A mistake in the K & R bible?

This is a discussion on A mistake in the K & R bible? within the C Programming forums, part of the General Programming Boards category; Hello, the following excerpt is taken from "The C Programming Language" by K & R: Code: main() { int c; ...

  1. #1
    kkk
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    A mistake in the K & R bible?

    Hello,

    the following excerpt is taken from "The C Programming Language" by K & R:

    Code:
    main()
    {
           int c;
           while ((c = getchar()) != EOF)
               putchar(c);
    }
    
    The while gets a character, assigns it to c, and then tests whether the character was the end- of-file signal. If it was not, the body of the while is executed, printing the character. The while then repeats. When the end of the input is finally reached, the while terminates and so does main.
    The code doesn't work as described, though. The entered characters are printed only after I press Enter or enter the EOF signal. They are not printed one by one as the authors suggest.

    This is very strange programatically and very difficult for me to grasp. Eg. I enter ten characters and press Enter and only then is the body of the loop executed ten times... Strange... Any comments that might make this a bit clearer for me?

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    The C lang bible was written for coders on the Unix platform.
    Do you happen to be working on a Unix or Linux platform?

    Edit:
    argh! I misread the post.
    putchar() buffers stdout until it sees a newline '\n'.
    see the manpage of putchar() for more information.
    Last edited by itCbitC; 07-28-2011 at 11:37 AM.

  3. #3
    and the Hat of Guessing tabstop's Avatar
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    Input is basically always line-buffered, meaning the input doesn't go to the program until you press enter.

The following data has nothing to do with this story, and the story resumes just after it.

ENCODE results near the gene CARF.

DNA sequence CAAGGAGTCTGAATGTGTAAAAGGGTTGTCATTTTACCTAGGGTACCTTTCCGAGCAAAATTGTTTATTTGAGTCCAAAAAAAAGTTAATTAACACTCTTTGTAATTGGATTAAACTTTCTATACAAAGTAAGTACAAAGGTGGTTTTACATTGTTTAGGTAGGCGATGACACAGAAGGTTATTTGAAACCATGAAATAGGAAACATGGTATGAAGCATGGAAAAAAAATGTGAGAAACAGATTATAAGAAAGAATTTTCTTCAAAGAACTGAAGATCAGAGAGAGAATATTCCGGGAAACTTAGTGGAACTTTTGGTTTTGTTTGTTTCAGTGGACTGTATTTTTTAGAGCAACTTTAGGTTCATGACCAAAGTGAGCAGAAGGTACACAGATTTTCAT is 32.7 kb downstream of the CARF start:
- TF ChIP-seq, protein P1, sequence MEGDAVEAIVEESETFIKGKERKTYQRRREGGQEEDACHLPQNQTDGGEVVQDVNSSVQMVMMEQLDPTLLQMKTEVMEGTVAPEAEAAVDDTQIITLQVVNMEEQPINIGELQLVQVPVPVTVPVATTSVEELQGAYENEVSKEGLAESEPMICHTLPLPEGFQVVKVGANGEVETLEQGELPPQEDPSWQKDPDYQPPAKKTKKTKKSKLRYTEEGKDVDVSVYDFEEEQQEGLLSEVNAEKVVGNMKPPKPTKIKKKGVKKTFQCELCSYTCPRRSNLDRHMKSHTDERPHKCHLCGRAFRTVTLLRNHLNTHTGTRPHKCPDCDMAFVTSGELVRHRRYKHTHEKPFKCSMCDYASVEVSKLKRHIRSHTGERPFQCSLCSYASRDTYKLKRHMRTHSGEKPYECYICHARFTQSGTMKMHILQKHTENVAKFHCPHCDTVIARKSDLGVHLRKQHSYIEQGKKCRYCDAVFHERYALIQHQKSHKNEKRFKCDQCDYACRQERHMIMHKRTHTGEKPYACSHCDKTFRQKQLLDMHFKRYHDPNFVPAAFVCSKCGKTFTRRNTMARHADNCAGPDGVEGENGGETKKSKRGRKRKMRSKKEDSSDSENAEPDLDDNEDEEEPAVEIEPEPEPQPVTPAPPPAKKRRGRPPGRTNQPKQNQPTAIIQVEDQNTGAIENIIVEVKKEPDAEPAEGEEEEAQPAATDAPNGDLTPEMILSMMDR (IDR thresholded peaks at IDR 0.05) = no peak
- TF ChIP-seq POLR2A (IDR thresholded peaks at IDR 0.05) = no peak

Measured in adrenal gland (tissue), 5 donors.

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    Modern OSs like Windows and Linux use buffered I/O... generally not delivering a keyboard stream to your code until you press enter. Then it will forward the entire buffer at once.

    It's not an error in either the OS or K%R... it's just the way these things work.

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    Triple Play! ... 3 in one minute.... LOL.
    Last edited by CommonTater; 07-28-2011 at 11:34 AM.

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    stdin is buffered, so what you type at the command prompt isn't transmitted to your program until you hit enter or the EOF key (Ctrl-D in Linux, Ctrl-Z in Windows).

    It's worth noting that stdout is also buffered. The output buffer typically isn't flushed until one of the following happens:
    1. You ask the user for more input
    2. A new line ('\n') is printed
    3. The buffer is manually flushed with fflush(stdout)
    4. The buffer is filled up without encountering a new line, and is flushed automatically to make room for more output

    But just because you can force out the output with fflush(stdout), don't think you can fflush(stdin). It's undefined behavior, probably wont work and might even crash your program.

  7. #7
    and the hat of int overfl Salem's Avatar
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    This is a list of known errors in K&R
    Errata for The C Programming Language, Second Edition
    If you dance barefoot on the broken glass of undefined behaviour, you've got to expect the occasional cut.
    If at first you don't succeed, try writing your phone number on the exam paper.
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